Author Home Author Archives Search Articles Subscribe
Stay informed with the
NEW Casino City Times newsletter!
Newsletter Signup
Stay informed with the
NEW Casino City Times newsletter!
Recent Articles
Best of Howard Stutz
Howard Stutz

Sun may shine on some regional gaming companies

10 July 2012

Moody's Investors Service gave the regional gaming community a smackdown last month.

Casinos in several markets, such as the Northeast and central United States, were said to be having difficulties financially, brought about by oversupply and diminished gaming revenue figures.

One Wall Street gaming analyst, who did his own survey of regional casino jurisdictions, came up with different results, which was good news for Las Vegas-based companies, such Pinnacle Entertainment, Ameristar Casinos and Boyd Gaming Corp.

Macquarie Securities gaming analyst Chad Beynon agreed with some of Moody's findings that quarterly trends were down and below expectations. However, he maintained his previous financial estimates for regional gaming operators through the first six months of 2012, saying that June's results could give investors a lift.

"We expect to see some recovery in June as the favorable calendar will have two additional weekend days relative to June 2011," Beynon said.

During May and June, Beynon calculated that casinos in New York, Mississippi, Illinois and Maine would experience the largest gaming revenue bounces.

As for the weakest states, Beynon gave the nod to New Jersey, Connecticut, Indiana and Missouri.

Still, there are some bright spots in those jurisdictions.

Pinnacle Entertainment operates the best-performing casino in Indiana, its Belterra property, which saw revenues increase 17 percent year over year in May. Also, Pinnacle's River City Casino in St. Louis and the company's flagship L'Auberge du Lac in Lake Charles, La., had solid months.

Pinnacle has caught the attention of stock market-watchers recently.

The company completed the sale of its only Nevada casino, the Boomtown Reno, for $12.9 million. But Pinnacle also acquired the bankrupt company that owns the popular Heartland Poker Tour. Pinnacle plans to locate some of the tour's televised stops at the company's casinos in St. Louis and Louisiana.

"Vegas and Atlantic City gamblers may have never heard of Pinnacle Entertainment, but that's because the company's six casinos are tucked away in Louisiana, Missouri and Indiana," the Internet stock-picking service Motley Fool told investors recently.

"Pinnacle is trading for just 11 times this year's projected profitability, and it has blown past Wall Street's quarterly bottom-line targets by 35 percent or better over the past year," according to the Motley Fool.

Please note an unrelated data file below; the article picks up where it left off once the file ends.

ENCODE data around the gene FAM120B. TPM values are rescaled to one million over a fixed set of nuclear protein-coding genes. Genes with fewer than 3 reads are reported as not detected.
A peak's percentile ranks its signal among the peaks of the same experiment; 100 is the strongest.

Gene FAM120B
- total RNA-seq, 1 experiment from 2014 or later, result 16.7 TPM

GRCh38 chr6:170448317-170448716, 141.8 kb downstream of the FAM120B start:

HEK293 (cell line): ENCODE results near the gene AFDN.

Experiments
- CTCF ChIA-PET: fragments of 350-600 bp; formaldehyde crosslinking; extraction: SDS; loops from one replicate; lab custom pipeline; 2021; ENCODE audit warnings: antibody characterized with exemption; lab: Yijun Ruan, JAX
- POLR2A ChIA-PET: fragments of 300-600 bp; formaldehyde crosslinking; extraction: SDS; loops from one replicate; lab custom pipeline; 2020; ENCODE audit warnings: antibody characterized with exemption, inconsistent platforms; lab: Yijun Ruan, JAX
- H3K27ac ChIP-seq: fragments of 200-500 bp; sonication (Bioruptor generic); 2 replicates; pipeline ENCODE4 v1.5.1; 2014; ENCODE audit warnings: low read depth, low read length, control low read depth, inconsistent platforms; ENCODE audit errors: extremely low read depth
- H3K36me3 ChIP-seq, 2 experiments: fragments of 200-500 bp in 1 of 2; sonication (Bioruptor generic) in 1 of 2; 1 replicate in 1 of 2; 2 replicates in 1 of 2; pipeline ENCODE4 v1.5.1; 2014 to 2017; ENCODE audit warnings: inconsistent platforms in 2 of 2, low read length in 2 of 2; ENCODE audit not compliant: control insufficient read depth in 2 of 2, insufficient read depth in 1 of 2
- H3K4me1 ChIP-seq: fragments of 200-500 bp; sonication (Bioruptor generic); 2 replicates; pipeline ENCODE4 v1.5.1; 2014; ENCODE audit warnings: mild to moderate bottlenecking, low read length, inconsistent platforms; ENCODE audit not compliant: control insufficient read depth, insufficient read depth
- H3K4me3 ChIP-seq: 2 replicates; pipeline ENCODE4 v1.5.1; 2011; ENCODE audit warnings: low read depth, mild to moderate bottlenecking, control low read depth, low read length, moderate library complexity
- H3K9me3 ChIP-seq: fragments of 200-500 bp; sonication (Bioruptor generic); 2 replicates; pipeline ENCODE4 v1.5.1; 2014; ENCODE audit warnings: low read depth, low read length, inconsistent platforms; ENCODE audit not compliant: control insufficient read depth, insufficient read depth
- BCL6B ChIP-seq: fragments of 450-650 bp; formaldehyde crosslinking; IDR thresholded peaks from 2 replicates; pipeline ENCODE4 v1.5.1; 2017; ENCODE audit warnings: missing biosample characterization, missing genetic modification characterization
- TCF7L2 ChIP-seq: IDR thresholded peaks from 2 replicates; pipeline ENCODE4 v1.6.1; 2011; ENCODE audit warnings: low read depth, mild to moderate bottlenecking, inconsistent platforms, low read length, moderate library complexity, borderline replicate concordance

Meanwhile, Beynon said Boyd Gaming has seen a boost in its Louisiana results from an unlikely source, the company's Delta Downs racetrack in Western Louisiana. The casino has experienced a 4 percent increase in revenues during the second quarter.

Boyd is gaining some looks from investors for other reasons.

In April, downtown Las Vegas gaming revenues jumped 25 percent over the prior year. Boyd Gaming owns a third of the downtown market share with its three properties, the California Hotel, Fremont and Main Street Station. It markets heavily to customers from Hawaii.

Steve Thompson, Boyd Gaming's senior vice president of Nevada operations, told the Las Vegas Review-Journal that downtown developments help Boyd better market to Hawaiian visitors who utilize the company's charter flights.

"The economy hasn't returned to pre-2007 levels," Thompson said. "Visitation has returned."

Boyd Gaming is also receiving praise for its $1.45 billion acquisition of Midwest casino operator Peninsula Gaming, which includes the company's five casinos in Kansas, Iowa and Louisiana. The deal is pending regulatory approval and could close by the end of this year.

The Kansas Star Casino near Wichita, which becomes a Boyd property when the Peninsula deal is complete, netted $15.1 million in gaming revenue in May, bringing its total revenues to almost $85 million since its Dec. 20 opening. The property is the state's top-producing gaming hall.

On the flip side, Ameristar Casinos experienced a gaming revenue fall-off in several of the company's key markets, including its Indiana property that draws visitors from the Chicago area. A road closure now going on two years has kept revenues down.

The company's casino in Kansas City, Mo., saw gaming revenues decline 13 percent in May.

Analysts, however, believe Ameristar will find success from its plans to build a $500 million hotel-casino complex in Lake Charles, La., that will cater to customers in southwestern Louisiana and southeastern Texas, including the Houston metropolitan area.

In June, Ameristar completed its purchase of the development on 242 acres from Creative Casinos of Louisiana for $32.5 million. The company told Louisiana gaming regulators it would begin construction this month.